Israeli soldiers drive a tank inside Gaza Strip, as seen...

Israeli soldiers drive a tank inside Gaza Strip, as seen from southern Israel, Tuesday. Credit: AP/Ariel Schalit

When my son was a teenager and he first began to notice what I do for work, he used to roll his eyes when he saw the books I was reading: “Why do you like reading about all this depressing stuff, Mom? World War II, the Holocaust, climate change?”

Why indeed. As a professor of German and European studies, the answer is complicated. Last semester, I taught two courses — one on European perspectives on climate change, and another on antisemitism on social media. After the attacks on Oct. 7, I realized that, in comparison to the conflict in Israel-Palestine, the climate crisis seems utterly solvable. And that these crises are, of course, connected.

Climate action and peace go together. We have known for some time that climate change is a threat multiplier and that there is a climate cost to war. And, of course, both kill a lot of people. Climate change is expected to kill 3.4 million people per year by this century’s end. Tens of millions have been killed in wars over the past decades. Military emissions are not counted in our carbon budgets, but they are substantial. The emissions from Israel’s military actions in the first two months of the war in Gaza alone were equal to burning more than 150,000 tons of coal.

Yet, for some reason, many view peace and climate protection as too costly. To evaluate that claim, all we have to do is follow the money: While the Biden administration touts its $1 trillion spending on the Inflation Reduction Act as a major climate win and Republicans consistently attack the measure as “ too expensive,” that sum pales in comparison to the more than $14 trillion the United States has spent on military engagements since 2001. Tens of billions of dollars have also been allocated to support both Ukraine’s and Israel’s militaries. As we prioritize military spending over climate action, companies like Raytheon and Lockheed Martin are getting rich off all the suffering.

If we invest meaningfully in changing course away from fossil fuels, we also make wars driven by feuds over land and resources less attractive and less profitable. As my colleague Harrison Watson has shown, the Middle East is already a climate victim suffering tremendously from extreme weather, a situation that is expected to get a lot worse in the near future. Millions of Palestinians and Israelis will be impacted. Many already are. On top of that, millions more will migrate from African and Asian countries that are expected to become uninhabitable within this century, contributing to further disruptions and potential for conflict. One of the countries already most severely impacted by conflict and climate change is Yemen, where more than 21 million people are in need of humanitarian assistance. According to Human Rights Watch, Yemen is “one of the most water-scarce countries in the world.”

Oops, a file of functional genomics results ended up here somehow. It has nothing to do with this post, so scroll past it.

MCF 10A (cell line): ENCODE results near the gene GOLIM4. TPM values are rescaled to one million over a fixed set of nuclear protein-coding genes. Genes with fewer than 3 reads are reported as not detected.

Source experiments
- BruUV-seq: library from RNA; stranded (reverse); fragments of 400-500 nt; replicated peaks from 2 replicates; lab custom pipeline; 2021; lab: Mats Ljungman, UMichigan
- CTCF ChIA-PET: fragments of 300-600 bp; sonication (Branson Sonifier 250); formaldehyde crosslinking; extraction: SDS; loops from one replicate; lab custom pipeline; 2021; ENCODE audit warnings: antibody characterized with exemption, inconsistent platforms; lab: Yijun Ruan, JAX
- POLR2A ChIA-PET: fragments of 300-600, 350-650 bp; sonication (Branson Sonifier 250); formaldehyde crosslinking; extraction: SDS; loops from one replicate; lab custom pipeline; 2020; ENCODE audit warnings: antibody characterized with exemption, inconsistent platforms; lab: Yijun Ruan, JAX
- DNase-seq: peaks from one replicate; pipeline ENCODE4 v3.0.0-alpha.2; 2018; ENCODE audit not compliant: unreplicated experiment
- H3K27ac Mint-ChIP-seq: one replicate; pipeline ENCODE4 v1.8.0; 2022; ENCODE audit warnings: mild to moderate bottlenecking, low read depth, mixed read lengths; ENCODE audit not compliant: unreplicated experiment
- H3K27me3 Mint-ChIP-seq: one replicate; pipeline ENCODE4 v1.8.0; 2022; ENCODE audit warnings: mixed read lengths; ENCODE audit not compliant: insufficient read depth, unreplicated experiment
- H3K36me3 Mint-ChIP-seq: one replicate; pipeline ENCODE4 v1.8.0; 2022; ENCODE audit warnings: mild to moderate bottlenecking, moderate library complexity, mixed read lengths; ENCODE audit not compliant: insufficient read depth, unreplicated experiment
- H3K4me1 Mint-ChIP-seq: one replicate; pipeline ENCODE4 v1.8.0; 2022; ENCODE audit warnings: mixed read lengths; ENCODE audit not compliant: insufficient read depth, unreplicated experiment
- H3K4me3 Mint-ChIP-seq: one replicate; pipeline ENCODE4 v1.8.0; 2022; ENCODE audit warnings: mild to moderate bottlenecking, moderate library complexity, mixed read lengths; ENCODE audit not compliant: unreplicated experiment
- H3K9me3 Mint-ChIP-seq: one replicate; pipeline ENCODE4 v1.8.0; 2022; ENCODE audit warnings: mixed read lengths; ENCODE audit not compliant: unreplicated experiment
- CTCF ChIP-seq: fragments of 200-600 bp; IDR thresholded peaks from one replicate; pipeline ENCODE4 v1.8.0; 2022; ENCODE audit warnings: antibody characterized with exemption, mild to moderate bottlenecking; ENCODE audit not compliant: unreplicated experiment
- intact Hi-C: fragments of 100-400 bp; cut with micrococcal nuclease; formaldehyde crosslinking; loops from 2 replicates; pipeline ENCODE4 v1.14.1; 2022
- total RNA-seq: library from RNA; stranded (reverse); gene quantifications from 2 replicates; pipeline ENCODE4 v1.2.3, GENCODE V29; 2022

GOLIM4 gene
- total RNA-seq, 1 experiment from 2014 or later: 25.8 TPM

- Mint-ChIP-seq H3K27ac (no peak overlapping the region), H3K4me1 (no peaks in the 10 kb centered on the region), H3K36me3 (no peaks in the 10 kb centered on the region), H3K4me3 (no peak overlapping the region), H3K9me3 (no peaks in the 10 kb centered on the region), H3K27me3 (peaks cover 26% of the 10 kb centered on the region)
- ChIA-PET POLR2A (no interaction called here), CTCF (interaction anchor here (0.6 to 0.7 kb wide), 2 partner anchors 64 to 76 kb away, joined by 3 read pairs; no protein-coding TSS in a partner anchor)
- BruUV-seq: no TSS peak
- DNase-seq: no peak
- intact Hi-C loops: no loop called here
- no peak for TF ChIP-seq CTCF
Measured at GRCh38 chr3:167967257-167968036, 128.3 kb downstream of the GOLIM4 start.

This connection between war and climate and our unwillingness to change course has a long history. I remember vividly how relieved I was to see the Kyoto Protocol adopted in 1997, and my disappointment when George W. Bush decided to pull the United States out in March 2001. There were protests against the decision, but then came the Sept. 11 terrorist attacks, which led to the invasion of Afghanistan a month later and, in March 2003, Iraq. The two wars left hundreds of thousands dead and cost trillions of dollars, ending with Afghanistan back in the hands of the very group the war aimed to unseat. During that time, emissions rose more dramatically than ever before, exacerbating the climate crisis.

Just imagine if we invested those trillions of dollars in a just transition away from fossil fuels instead of continuously feeding the violent terror that then comes back to haunt us. We must fully fund diplomacy, cooperation, and peace-building. It is not naive to aim public resources away from military conflict. It is naive to think ever more weapons will bring about a peaceful, sustainable future.

Sabine von Mering is a public voices fFellow on the climate crisis with The OpEd Project in partnership with the Yale Program on Climate Change Communication, a climate activist with 350 Mass and the director of the Center for German and European Studies at Brandeis University. 

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